A love of souvenirs
A thing that is kept as a reminder of a place, person, or event.
There is just something about bringing back a souvenir from your travels. Whether it be something you purchased or something you found. From that just the right side of wrong tourist t-shirt to the perfect shell from a favourite beach, somehow these objects are imbued with everything you felt and experienced on that trip. When you see them the memories come flooding back.
I love collecting holiday souvenirs and many inspire creatively. As a result I thought I would look back at the origins of this favourite pastime of mine.
A brief history of the souvenir
The first travel souvenirs are believed to be a collection of amber beads, which were originally from Scandinavia, and were found in Ireland. These date back as far as 980BC.
Between 500-1400AD souvenirs were centred around religious relics and shrines. They ranged from pilgrims chipping off pieces of buildings and statues, collecting holy water, through to what could be described as the first mass produced souvenir, the pilgrim badge.
During the mid 1600s all the way up until the mid 1800s young wealthy travellers embarked on what was known as the Grand Tour of Europe. The main purpose of this coming-of-age trip was to see works of art from classical antiquity and the Renaissance. There was also the chance to hear certain forms of music that might not otherwise be possible where they lived. As part of this cultural experience travellers would collect souvenirs along the way. These consisted of paintings, clothes, and sculptures.
In the 1950s as prosperity increased travel became more affordable. As Nicky Albrechtsen and Fola Solanke state in their book ‘Scarves’ souvenirs during this time became not only mementos “of the holiday destination itself, but also of the mode of travel”. One item that particularly leant itself to being a versatile blank canvas was the headscarf, which at the time was a vital part of a woman’s travel wardrobe.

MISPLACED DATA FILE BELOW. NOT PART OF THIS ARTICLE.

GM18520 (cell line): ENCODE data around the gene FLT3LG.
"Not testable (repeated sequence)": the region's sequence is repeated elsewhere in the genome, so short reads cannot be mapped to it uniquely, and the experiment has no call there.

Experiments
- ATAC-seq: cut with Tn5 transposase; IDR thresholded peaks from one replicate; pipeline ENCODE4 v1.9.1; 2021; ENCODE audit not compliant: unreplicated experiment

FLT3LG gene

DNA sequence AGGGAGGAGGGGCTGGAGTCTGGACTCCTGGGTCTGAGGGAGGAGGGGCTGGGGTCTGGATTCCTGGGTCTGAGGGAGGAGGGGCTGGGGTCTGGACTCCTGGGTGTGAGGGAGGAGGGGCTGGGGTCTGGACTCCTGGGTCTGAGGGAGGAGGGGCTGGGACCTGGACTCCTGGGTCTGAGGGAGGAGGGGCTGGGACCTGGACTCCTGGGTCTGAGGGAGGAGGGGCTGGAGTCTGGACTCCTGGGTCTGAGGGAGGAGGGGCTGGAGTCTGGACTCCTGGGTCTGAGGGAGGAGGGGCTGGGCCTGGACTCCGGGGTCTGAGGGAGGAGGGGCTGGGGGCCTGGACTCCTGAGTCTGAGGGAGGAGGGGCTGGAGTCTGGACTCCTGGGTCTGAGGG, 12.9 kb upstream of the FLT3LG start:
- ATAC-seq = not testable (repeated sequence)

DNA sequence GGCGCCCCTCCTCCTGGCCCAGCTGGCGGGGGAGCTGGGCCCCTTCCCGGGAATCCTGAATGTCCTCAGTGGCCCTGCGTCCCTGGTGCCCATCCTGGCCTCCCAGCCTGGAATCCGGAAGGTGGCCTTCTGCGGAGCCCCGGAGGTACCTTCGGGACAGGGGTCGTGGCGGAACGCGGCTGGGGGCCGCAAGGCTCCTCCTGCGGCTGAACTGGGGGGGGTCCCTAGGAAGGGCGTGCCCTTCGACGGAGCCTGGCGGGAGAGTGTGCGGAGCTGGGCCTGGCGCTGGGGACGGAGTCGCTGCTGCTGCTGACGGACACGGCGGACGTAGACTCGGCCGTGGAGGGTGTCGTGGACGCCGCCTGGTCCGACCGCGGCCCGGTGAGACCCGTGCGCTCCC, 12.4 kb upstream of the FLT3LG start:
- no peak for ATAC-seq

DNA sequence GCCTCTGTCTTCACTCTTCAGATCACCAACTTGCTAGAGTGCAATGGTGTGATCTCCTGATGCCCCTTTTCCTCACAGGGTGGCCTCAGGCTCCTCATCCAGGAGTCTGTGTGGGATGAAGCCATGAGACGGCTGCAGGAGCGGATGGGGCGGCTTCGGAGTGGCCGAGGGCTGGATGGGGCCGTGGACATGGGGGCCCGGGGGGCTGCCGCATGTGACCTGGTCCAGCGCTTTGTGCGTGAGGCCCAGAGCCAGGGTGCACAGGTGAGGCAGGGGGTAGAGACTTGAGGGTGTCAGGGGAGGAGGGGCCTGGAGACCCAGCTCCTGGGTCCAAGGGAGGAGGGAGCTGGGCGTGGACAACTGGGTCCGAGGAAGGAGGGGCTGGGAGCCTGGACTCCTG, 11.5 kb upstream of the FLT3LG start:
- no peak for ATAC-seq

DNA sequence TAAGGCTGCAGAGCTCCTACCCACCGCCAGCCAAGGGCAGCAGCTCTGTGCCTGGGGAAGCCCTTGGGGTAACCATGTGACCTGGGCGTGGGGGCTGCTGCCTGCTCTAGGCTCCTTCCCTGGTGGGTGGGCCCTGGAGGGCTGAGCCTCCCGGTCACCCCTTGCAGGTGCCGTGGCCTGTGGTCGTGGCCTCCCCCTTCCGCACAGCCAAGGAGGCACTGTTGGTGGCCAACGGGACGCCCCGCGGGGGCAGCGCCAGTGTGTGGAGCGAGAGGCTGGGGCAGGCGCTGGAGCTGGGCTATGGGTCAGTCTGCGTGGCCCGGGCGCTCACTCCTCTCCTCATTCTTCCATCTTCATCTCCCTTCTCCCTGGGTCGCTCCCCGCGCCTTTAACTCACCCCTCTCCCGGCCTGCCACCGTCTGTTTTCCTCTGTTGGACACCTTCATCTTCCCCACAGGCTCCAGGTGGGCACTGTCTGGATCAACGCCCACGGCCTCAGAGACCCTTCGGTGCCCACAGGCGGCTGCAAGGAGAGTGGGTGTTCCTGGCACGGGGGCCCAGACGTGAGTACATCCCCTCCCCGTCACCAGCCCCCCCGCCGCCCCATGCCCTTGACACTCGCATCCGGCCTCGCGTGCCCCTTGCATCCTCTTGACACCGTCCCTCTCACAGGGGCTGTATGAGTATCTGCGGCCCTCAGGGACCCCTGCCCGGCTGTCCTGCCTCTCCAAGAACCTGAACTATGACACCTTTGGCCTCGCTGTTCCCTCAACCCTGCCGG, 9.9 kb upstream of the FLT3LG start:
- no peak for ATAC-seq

These days one could say the equivalent would be the tourist t-shirt. Both often feature catchy slogans and images of local scenery. They can be easily transported back home in a suitcase and act as advertisements for the country or location.
My take on the travel souvenir
I have always been drawn to the idea of travel souvenirs for my designs. My love of tourist t-shirts runs deep, and I am always on the hunt for a gem whilst on holiday. And to me the silk scarf acts as the perfect canvas to capture those picture postcard memories.
The Es Vedrà t-shirt
The Es Vedrà t-shirt is my take on the tourist t-shirt. It features one of my drawings, a sketch of a young woman wearing a wide brimmed sunhat gazing out toward the mythical island at sunset. Beneath the image sit the coordinates for Es Vedrà. It is screen printed on a lilac base using vivid pink and orange, key colours from the collection.
Greetings from Ibiza scarf
I see the silk scarves as artworks, which will form part of an ongoing series called ‘Greetings from’. This first one in the series takes its’ inspiration from Ibiza. The design celebrates the landscape, architecture and nature of the island. It depicts the Mediterranean Sea, a sunset, rustic finca, cactus and the famous flamingos.
The vivid colours represent the islands’ energy, but also compliment the colours used in our Island Dreams collection. The two female characters reflect both the contemplative side to the island and its' more hedonistic one. And of course, it wouldn’t be complete without a dreamcatcher to symbolise Ibiza’s more free-spirited mystical side.
Shop the Greetings from Ibiza scarf.
Shop the Es Vedrà t-shirt.